To prevent theft, Jacobson was always accompanied by another member of security when he had the tokens. He only needed to find a way to get a moment alone so that he could switch out the tokens and replace the anti-tamper seals.
Taking a Chance Card
So how did Jacobson manage this? Simple: he went to the bathroom. In the privacy of the stall, he had a few moments to carefully make the switch and pocket his prizes.
Even after making the switch, Jacobson could never claim the prizes for himself. That would look far too suspicious. Instead, he sold the prizes to distant friends of family members who might want to get in on the action, and he took a cut of their winnings and earned his associates $24 million in stolen prize money.
Jacobson knew that he would be in a lot of trouble if McDonald’s ever found out about his theft, so he made sure he had enough dirt on the company to keep himself safe. Having already stolen records proving the Canada prize switch, he figured his position at the company was safe.
Paying it Forward
It was then that Jacobson decided to do something really kind with one of his ill-gotten prizes. Provided with the opportunity to steal from the rich, Jacobson went full Robin Hood.
Hey Saint Jude
The staff at the St. Jude Children’s Research Hospital in Tennessee were entirely blown away when, one morning, they received an envelope containing a million dollar instant win Monopoly token. Some good Samaritan had handed them an incredible donation without revealing their identity.
Suspicion is Raised
McDonald’s obviously took this as an opportunity for free publicity, but despite an investigation into the origin of the envelope, nobody could figure out where the game token had come from. Jacobson assumed he was still in the clear.
Alas, Jacobson was not as safe as he’d assumed. After several years of stolen prizes, McDonald’s bosses were beginning to get wary, and an FBI investigation began searching for a conspiracy.
One of Jacobson’s co-conspirators had snitched anonymously to the FBI, and, working with McDonald’s, they quickly discovered Jacobson’s crimes. To their surprise, his involvement was only the tip of the iceberg.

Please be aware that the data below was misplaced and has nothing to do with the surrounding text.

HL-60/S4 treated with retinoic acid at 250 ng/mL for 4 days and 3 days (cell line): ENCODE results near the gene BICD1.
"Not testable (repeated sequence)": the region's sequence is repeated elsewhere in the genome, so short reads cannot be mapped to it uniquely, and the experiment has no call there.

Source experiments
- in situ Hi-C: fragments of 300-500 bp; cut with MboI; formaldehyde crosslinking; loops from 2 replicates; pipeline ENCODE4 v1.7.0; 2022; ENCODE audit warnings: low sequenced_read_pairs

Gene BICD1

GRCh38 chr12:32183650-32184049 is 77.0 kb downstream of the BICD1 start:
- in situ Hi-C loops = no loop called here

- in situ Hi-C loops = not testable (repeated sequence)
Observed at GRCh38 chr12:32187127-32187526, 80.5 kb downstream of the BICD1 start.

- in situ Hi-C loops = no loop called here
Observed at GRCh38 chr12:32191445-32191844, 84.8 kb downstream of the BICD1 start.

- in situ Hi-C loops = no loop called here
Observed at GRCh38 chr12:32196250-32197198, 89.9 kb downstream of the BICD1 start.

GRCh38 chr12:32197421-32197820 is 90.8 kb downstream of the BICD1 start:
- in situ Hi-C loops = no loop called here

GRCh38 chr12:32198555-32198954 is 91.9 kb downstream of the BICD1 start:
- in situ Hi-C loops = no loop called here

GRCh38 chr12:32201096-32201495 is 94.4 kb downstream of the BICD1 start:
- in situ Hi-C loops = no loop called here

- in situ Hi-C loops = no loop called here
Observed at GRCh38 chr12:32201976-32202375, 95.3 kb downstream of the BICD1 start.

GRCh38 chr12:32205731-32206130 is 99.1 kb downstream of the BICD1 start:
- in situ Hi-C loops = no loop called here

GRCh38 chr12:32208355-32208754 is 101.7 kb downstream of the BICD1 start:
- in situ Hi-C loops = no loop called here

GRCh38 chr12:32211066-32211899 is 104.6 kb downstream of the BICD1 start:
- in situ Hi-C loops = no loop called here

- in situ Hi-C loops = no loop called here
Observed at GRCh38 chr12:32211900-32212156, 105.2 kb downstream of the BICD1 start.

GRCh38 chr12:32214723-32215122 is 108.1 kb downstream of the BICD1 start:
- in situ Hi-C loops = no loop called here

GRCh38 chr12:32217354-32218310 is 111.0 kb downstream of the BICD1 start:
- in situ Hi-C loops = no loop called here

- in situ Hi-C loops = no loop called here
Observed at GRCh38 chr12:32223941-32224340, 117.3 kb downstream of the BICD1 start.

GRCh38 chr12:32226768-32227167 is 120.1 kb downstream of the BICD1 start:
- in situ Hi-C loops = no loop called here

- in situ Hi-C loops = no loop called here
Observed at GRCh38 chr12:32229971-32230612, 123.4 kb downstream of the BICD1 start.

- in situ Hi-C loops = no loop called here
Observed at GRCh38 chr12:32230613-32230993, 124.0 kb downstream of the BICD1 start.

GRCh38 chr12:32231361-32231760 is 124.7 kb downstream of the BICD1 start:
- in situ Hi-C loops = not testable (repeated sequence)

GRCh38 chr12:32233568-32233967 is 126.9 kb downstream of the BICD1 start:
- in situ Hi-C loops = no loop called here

Playing with the Big Boys
It turned out that Jacobson had also roped in members of the Colombo Mafia to participate in his scheme. In a massive sting, the FBI indicted over twenty people who had been part of Jacobson’s fraud.
Out of Luck
The FBI finally came for Jacobson in the dead of night, dragging him away in handcuffs. He went directly to jail, did not pass GO, and did not collect $200. But would the judge be lenient on him because he gave his winnings to charity?
Get Out of Jail Free?
Once in custody, Jacobson admitted his crimes. He attempted to use his stolen evidence of the Canadian cover-up to aid his case, but to no avail. Similarly, while he’d hoped to use his donation to St. Jude’s to bargain for a reduced prison sentence, this was dismissed.
The House Always Wins
Not all of Jacobson’s accomplices faced jail time. Some were simply ordered to repay their winnings, $50 a month, for the rest of their lives. Because over $20 million was stolen, even with this agreement, McDonald's did not expect to get all of their funds returned to them.
Monopoly at Its Finest
Ultimately, this story ends with the biggest, wealthiest food entity (McDonald’s) squeezing pennies from everyone else in a slow, agonizing trudge to the finish. Just like any other game of Monopoly!